Big or small, which is better?
Big contracts or small contracts? Large corporations or SMEs? Centralized functions or decentralized? The debate over big versus small does not go away. While the strength of this debate is currently most visible in the public sector, similar undercurrents are also evident in private business.
For a time, it seemed like globalization would confirm the advantages of consolidation and scale. Business was pre-occupied by reducing the size of the supply base, centralizing relationships and decisions, driving price and discounts through consolidated spend. Big suppliers overwhelmed smaller, local competition, leveraging their scale to provide goods and services at much lower cost.
But steadily, questions start emerging. The world is not flat or uniform in its needs; global suppliers owe no real loyalty to anyone; large industrial empires do not necessarily prove reliable in performance; multi-nationals may destroy local jobs and enterprise. The list goes on. And so public policy – and to some extent the public itself – starts to fight back and question the extent to which ‘big’ is beneficial. Most Governments now have policies directed at increased business for small enterprises. In some cases, there are also specific requirements for big business to include small local suppliers in their contracts. Governments are sometimes steering away from large mega-contracts and dividing them into smaller bundles.
Commercial sector management is asking similar questions. The vogue for highly centralized functions has given way increasingly to center-led models, where control is achieved through technology, not through reporting lines. Global standard contracts are becoming far more nuanced, with increased local discretion over business terms. Boards are having to show much more sensitivity to wider issues of ethics and judgment, for example with regard to tax policies and supplier selection.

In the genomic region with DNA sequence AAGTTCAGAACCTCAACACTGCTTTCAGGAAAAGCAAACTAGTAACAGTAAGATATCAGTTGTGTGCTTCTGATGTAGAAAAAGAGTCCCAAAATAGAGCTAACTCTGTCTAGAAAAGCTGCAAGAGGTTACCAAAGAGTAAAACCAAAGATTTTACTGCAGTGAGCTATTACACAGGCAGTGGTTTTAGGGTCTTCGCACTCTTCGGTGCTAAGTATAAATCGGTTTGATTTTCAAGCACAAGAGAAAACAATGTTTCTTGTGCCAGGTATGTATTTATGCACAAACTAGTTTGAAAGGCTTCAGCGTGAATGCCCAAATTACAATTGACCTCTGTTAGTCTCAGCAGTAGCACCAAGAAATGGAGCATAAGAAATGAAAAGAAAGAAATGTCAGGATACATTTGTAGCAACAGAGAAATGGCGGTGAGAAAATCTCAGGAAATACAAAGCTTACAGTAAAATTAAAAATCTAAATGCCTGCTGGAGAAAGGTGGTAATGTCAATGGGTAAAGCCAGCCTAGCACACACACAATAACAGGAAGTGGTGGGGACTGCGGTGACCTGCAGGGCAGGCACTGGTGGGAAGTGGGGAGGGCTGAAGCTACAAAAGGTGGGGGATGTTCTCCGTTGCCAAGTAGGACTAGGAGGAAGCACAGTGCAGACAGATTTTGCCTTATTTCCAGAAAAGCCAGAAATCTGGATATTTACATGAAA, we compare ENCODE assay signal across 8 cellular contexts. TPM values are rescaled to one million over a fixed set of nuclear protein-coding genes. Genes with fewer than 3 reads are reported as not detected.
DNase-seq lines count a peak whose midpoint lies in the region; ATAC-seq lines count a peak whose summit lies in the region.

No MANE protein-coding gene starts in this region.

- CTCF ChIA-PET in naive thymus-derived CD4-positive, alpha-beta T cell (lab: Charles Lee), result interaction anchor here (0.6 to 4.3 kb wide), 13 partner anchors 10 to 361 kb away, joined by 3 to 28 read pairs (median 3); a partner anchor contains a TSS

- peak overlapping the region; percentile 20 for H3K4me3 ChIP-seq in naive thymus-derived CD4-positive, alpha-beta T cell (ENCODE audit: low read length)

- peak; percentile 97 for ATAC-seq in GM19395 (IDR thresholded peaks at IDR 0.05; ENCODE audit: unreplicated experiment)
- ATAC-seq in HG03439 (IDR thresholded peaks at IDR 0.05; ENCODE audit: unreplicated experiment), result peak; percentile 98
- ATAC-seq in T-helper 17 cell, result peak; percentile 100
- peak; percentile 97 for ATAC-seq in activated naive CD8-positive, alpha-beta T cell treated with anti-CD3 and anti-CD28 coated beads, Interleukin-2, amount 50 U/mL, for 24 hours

Yet as soon as use of smaller companies increases, we see complaints about their inability to perform or their commercial naivete. We hear that it is too expensive to oversee their performance. And in public sector, this debate can quickly degenerate into a party political issue, with one claiming that big is good and the other espousing small and neither having much clue what they are talking about.
Perhaps the major issue here is that everyone prefers to find a ‘one size fits all ‘ model. It makes choice and management so much easier. That is why there was such enthusiasm for books like Tom Friedman’s rather simplistic ‘The World Is Flat’. It encouraged the view that complexity was going away, when in fact it has steadily increased. The arguments over big, small, consolidated, decentralized are similar – unfortunately there is no right or wrong. The answer is that we need a mix and managing that mix demands different approaches, skills and knowledge. Trying to fit diversity into a uniform set of processes and practices simply will not work.